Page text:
The pandemic, the biggest cause of cultural shift in our lifetimes, is particularly interesting. To my knowledge, the only mainstream game that has referenced the pandemic at all is Tony Hawk's Pro Skater 1+2, which did so via a background Easter Egg rather than any meaningful. That's not the only benchmark – nobody in, say, The Batman wears masks, with the exception of Batman and Riddler, who do so for non-pandemic reasons. Many pieces of art see themselves as escapism, or want to be timeless, and therefore have leaned away from the pandemic, but video games didn't even have a chance.
The pandemic also introduces an anecdote which highlights the vast differences between games and film, the medium our own most wants to ape. When Tia West and the cast flew over to New Zealand last year to shoot X, they had to self-isolate in hotel quarantine for two weeks. During that time, West wrote a prequel for the movie, Pearl, and asked Mia Goth to remain in New Zealand for an extra month or so to shoot it. X arrived in cinemas last month, and Pearl will be there before 2022 is out. X and Pearl are A24 movies and Goth is a star on the rise, with leading roles in Emma, High Life, and Suspiria to her name – it's not a billion dollar MCU movie, but it's not small fry. In gaming terms, we might call it a prestige double-A game, and while sitting in a hotel room waiting to make the first one, a plan was hatched to make the second there and then. Add an extra six weeks onto the schedule, and return home with not one, but two movies. Given X has a healthy 79 on Metacritic (and is my personal favourite movie of the year so far), it's clear this approach did not damage the final product.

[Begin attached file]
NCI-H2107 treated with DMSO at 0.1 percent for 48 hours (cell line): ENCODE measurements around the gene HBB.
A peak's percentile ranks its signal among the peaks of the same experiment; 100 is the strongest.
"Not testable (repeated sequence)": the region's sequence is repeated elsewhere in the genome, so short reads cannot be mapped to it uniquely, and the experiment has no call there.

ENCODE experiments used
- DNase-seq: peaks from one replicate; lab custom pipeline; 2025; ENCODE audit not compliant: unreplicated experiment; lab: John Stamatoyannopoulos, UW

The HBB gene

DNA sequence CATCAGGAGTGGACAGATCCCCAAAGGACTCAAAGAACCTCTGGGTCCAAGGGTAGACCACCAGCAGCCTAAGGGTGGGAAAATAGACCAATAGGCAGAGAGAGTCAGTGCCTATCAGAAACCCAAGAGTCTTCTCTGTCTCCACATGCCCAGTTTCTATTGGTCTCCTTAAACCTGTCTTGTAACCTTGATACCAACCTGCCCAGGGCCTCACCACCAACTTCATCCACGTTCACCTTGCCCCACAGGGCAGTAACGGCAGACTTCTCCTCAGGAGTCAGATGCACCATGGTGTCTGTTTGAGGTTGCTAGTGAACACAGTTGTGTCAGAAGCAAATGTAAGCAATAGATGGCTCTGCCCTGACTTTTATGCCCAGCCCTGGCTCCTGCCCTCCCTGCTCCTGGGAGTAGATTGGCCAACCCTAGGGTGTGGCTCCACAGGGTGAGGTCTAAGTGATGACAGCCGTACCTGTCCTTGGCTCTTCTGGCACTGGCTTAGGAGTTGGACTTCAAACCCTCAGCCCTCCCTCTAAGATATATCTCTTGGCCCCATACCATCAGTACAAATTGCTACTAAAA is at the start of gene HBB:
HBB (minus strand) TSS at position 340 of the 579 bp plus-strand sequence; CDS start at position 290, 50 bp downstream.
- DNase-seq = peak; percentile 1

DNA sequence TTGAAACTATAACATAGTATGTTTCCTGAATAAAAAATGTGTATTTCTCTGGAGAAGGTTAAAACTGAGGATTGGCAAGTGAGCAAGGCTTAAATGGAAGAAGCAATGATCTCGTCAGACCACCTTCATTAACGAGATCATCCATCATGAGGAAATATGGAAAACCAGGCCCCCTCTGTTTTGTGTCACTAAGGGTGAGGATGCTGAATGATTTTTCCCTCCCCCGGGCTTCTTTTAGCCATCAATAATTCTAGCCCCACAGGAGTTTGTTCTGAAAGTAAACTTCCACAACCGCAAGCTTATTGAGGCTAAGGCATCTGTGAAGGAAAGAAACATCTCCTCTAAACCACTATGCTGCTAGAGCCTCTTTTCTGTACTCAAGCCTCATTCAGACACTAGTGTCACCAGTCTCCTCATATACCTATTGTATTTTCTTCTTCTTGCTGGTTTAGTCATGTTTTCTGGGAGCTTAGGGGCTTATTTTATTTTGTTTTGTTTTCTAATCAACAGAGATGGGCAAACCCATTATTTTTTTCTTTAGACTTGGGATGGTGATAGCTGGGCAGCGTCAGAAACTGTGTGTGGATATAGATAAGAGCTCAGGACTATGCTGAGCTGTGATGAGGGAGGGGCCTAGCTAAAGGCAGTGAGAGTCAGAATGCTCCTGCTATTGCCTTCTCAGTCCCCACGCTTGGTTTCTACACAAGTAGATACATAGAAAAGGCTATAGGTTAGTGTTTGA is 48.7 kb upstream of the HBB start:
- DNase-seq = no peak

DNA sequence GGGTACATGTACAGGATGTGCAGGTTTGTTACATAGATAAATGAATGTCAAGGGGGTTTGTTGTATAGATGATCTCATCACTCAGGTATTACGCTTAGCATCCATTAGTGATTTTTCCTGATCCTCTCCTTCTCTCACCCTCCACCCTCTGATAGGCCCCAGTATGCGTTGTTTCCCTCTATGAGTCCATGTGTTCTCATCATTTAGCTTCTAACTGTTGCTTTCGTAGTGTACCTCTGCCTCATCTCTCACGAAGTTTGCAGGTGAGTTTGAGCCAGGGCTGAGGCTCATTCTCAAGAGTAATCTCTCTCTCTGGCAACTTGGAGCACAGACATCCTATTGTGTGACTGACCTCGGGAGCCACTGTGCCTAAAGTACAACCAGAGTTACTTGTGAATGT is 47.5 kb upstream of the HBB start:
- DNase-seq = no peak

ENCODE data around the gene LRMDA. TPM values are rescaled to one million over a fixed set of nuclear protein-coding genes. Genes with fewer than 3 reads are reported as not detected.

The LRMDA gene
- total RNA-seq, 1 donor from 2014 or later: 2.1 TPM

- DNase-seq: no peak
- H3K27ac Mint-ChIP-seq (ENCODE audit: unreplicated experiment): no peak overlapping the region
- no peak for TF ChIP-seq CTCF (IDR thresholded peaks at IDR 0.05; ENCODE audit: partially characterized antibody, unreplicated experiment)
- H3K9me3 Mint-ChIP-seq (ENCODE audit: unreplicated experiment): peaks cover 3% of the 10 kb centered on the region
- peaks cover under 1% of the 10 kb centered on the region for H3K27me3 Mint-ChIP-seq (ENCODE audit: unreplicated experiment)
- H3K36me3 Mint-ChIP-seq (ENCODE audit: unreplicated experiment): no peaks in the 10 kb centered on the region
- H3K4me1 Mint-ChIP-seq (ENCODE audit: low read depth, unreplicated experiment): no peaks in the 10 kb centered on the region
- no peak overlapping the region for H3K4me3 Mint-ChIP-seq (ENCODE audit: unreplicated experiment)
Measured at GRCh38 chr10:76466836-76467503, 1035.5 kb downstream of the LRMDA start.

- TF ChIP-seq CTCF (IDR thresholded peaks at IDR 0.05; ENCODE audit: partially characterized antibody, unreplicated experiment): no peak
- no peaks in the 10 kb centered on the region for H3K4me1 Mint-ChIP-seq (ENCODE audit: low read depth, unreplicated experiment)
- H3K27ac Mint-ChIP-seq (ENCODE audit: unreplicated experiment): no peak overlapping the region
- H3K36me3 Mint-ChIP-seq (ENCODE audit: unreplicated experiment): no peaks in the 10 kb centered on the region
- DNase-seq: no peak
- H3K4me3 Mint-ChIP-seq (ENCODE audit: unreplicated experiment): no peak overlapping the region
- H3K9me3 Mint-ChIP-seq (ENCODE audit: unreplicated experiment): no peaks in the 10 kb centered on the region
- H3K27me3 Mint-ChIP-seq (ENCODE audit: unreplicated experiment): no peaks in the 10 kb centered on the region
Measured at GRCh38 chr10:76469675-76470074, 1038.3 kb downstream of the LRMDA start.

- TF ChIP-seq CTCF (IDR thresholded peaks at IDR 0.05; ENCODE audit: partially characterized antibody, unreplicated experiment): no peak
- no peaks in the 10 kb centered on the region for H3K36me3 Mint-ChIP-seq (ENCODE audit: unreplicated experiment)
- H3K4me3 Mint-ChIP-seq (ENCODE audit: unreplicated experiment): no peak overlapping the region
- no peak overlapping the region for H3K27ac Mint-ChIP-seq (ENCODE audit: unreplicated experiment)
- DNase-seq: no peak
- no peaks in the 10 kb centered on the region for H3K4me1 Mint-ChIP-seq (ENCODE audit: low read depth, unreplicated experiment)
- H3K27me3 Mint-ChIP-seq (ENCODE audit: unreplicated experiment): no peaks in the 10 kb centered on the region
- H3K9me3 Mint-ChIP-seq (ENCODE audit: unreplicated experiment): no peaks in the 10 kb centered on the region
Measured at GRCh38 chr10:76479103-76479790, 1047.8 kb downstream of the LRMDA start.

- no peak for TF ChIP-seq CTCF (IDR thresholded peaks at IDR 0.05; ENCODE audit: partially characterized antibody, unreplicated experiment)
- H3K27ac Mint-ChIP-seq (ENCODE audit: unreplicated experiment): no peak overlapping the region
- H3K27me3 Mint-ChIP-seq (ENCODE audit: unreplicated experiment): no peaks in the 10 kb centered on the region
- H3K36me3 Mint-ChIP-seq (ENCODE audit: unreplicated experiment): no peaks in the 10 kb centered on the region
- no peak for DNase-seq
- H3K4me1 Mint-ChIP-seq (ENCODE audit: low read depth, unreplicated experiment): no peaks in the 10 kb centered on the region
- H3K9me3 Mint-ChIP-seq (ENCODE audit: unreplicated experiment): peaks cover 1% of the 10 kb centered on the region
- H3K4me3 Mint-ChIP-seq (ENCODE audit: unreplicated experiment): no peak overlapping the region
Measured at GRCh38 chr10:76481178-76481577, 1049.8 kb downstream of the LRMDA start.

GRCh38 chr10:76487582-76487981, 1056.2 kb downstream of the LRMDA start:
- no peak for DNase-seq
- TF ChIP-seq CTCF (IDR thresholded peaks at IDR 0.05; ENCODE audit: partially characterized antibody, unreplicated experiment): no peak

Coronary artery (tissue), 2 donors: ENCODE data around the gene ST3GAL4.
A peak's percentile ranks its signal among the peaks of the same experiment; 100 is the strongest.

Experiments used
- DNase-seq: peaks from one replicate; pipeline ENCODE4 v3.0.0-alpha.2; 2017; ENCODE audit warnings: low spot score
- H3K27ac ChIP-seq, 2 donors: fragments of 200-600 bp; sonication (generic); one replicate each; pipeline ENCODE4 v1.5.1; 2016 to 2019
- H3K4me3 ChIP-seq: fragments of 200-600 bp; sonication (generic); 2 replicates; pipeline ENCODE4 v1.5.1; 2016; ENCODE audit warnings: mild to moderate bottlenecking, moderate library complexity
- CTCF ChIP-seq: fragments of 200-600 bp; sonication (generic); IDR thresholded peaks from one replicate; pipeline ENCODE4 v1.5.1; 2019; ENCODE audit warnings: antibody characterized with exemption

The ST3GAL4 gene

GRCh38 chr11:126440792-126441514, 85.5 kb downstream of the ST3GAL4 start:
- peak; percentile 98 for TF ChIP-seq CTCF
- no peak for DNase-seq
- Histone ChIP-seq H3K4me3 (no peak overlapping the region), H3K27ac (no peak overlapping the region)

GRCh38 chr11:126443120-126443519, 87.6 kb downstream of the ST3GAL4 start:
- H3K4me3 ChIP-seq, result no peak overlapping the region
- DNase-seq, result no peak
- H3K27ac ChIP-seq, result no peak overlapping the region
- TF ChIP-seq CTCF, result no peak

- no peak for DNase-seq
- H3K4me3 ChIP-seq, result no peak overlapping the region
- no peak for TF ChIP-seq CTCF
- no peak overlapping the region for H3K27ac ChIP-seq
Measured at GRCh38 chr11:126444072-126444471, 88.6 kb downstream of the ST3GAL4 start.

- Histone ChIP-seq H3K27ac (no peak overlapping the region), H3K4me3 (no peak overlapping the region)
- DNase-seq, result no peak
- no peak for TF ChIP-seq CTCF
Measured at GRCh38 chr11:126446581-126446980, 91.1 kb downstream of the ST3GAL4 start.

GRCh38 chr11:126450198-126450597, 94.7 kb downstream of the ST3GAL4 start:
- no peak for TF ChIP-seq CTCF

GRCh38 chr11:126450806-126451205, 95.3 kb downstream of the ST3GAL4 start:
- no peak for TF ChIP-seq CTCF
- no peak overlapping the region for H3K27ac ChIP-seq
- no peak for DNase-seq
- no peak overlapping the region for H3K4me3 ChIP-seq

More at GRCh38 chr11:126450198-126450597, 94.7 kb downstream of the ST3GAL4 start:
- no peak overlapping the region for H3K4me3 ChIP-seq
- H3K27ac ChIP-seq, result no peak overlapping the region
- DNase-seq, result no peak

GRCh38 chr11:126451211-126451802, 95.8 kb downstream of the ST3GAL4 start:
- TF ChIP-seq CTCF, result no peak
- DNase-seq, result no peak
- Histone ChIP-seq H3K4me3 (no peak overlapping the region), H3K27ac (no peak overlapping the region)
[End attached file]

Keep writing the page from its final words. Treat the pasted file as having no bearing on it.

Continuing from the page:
As for The Batman, while it doesn't reference the pandemic, it does explore incel culture, 4chan (not named, but heavily implied), and creates a very modern, grounded, terrifying villain with the ability to motivate a disillusioned society. Scream and The Matrix Resurrections also played with meta expectations and addressed sections of their audience directly, with a relevance and immediacy that games are simply incapable of.
I don't see a way to fix this. Games will keep getting bigger bigger bigger, and even as journalists lament the longer games and stagnant (or even shrinking) lead times for reviews, data suggests players like bigger games – or at least play them for longer and spend more money in them. Most popular art exists with profit in mind at some level, but with gaming the constant chasing of the buck means even as stories get deeper and more developed, they will never have the power to make statements about the world in which they exist, because all of the decisions on what those statements should be will be decisions made for an outdated world by the time the game is in our hands. Games are art, and have been art for a while, but they can never be powerful, reactive art for as long as they take five years to make.